Last week, John and I went up and drove the "Peak to Peak" highway and got some splendid pictures and talked over the whole idea of my going to Clarion West.
Click on 'em, and I have a half a dozen of the pictures up on Flickr...
But it was beautiful, the aspen colors last for such a little time here, as the wind or the cold takes them far faster than on the East Coast. And the color variations aren't nearly as neat as out eat. Still... it's beautiful when the wind blows through and all the gold trembles against the dark green of the dying pines. The pine beetles here will devastate the pine population here, but that will leave more room for the aspens.
So... with the writing. I have this... bad habit.
I love learning curves. The steeper the better, the faster I can hit them and the more I learn the happier I am. The problem is that I really don't care if I get good or not. I mean, I care if I get better, but not *good* enough to... whatever. Once I get good at something I kind of stop and tackle something else. Only with technical stuff did I stick around to gain the benefits of *being* good at it. As obvious rather recent examples after I'd done this I stopped knitting lace and after doing this I stopped doing color work. After making 'enough' I simply stopped doing technical work and haven't really looked back at doing it again. Also probably why I jumped to a new job every three years (okay, the hikes in pay weren't bad either); and the only way the last job kept me so long was that we belonged to three different companies and then I started swapping around jobs within Xilinx. After creating a ton and a half of produce at the OUR center garden, I've dropped off on vegetable gardening drastically. We're flooded in tomatoes, but I don't have to prove myself again. After giving birth to Jet, I've had no interest in another kid.
Thing is... I'm getting good at writing. Good at the long pieces and developing character and plot, and that's what I wanted to do with Twin Souls. Get a long piece done that really develops a lot of stuff and then uses it all at the end and really work hard on sharpening my detailing, my physical descriptions, and my ability to not just plan but execute on a complex plot that covers a lot of time and development on the part of the characters.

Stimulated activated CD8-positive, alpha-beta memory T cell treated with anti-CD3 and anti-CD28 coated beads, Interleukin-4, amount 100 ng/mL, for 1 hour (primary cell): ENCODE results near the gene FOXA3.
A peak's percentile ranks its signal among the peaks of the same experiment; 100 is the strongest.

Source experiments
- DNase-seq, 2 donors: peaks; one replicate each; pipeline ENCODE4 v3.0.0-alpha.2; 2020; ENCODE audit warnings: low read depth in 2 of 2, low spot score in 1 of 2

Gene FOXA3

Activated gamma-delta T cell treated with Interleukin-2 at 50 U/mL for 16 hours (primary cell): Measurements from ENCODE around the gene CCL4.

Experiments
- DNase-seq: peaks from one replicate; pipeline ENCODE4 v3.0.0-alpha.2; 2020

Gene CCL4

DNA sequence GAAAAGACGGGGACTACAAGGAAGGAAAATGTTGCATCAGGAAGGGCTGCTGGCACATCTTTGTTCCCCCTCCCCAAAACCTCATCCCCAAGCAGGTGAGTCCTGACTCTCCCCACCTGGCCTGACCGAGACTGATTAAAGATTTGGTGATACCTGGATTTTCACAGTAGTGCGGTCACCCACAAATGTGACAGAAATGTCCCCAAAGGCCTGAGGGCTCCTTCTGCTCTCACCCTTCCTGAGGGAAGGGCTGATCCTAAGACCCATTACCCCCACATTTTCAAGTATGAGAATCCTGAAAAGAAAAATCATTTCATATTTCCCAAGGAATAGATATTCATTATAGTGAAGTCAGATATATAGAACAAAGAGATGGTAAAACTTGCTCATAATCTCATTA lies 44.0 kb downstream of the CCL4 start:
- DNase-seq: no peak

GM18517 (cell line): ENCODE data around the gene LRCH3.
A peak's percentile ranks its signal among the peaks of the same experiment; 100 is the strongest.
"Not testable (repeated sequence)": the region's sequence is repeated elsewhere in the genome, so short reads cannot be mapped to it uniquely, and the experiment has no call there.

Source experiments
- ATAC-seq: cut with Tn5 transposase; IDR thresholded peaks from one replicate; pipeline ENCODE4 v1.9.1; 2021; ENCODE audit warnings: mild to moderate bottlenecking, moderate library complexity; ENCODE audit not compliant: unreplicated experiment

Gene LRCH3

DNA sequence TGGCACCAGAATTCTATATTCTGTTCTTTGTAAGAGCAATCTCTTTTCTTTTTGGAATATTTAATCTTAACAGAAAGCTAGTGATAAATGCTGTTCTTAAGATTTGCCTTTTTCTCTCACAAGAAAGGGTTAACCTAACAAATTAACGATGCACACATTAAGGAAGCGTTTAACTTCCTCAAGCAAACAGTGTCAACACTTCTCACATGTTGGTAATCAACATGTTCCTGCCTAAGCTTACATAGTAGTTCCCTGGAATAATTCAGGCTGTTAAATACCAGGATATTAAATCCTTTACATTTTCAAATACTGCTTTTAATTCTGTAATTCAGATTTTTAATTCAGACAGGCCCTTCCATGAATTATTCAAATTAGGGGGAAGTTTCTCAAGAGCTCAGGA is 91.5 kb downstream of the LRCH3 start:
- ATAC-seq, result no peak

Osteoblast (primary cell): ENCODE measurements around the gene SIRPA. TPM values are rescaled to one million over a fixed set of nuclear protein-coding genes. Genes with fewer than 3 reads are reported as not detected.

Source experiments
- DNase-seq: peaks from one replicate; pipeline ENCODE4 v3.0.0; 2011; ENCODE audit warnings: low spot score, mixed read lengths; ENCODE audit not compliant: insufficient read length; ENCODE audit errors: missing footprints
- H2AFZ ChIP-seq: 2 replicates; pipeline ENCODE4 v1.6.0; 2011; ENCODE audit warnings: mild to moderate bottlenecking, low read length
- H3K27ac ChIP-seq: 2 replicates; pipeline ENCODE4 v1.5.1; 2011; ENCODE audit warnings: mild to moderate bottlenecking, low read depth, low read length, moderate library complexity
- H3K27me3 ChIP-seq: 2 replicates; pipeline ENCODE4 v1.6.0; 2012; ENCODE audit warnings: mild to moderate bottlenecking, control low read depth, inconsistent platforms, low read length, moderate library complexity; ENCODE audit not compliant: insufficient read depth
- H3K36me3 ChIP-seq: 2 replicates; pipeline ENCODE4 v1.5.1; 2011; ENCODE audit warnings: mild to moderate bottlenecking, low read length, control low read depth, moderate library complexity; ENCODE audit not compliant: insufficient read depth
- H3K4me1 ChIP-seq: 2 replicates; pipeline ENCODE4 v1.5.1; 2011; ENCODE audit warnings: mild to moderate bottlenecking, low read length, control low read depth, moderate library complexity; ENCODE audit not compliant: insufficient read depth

The interesting thing is that in thinking about doing Clarion West it's really different, it's all short story oriented. It's still writing, but... it's an entirely different form. It's like getting fixated on socks when I really want to do that sweater. And thinking about it, I guess my recent drabble/bedtime story fixes have already been a symptom of my trying to get away from the multi-chapter form I was hoping to master, first. And getting involved with authors that are more into original stuff seems to be another symptom that I'm starting to get restless about what I've been doing.
Talking it over with John, Clarion West might be more of a distraction than a real help. I'm pretty confident, now, that I could do a really solid novel in six months, if I can bring the end of Twin Souls in. What I probably should be doing now is starting to poke at a novel and some original characters for that in trying to figure out what the through line for a novel would be. And if I start that then I'd have something else 'fun' to work on as a buffer for finishing Twin Souls, so I don't hang back on finishing it without something else to do. Or... perhaps just plan the novel so that I have something solid to look forward to if I finish the long fic.
But between the time spent applying, the writing of four short stories for all the venues, and then the expense and time involved in the workshop itself, if I locked myself in an apartment/week hotel WITHOUT Internet access for a week at time I'd get far more done on a novel for the same expense... and it wouldn't tempt my inner demons about dealing with people. Kelly, in my original post, had a very good observation. If I can't even do a church meeting without it draining the heck out of me, why I would think I could deal with a roomful of people taking stabs at my writing, I just don't know. If I went this other way, it would let me just write.
And, the odd thing, is that part of my mind is convinced now that if *I* think I could do Clarion West, then I might be good enough just to do it on my own. Given my legendary self-doubt in my writing in the past, this is a huge thing. John noticed that, for the first time in my life, I actually sound like I know how well I can write, now. And, if for no other reason, these past nine months were worth spending just to get that confidence. He's willing to invest in six weeks of time completely without me around to help with Jet, but only if it's actually for the goal I really want. And, heck, even if I just concentrated on doing the novel instead of short story stuff... that might be good enough even without time alone in a room...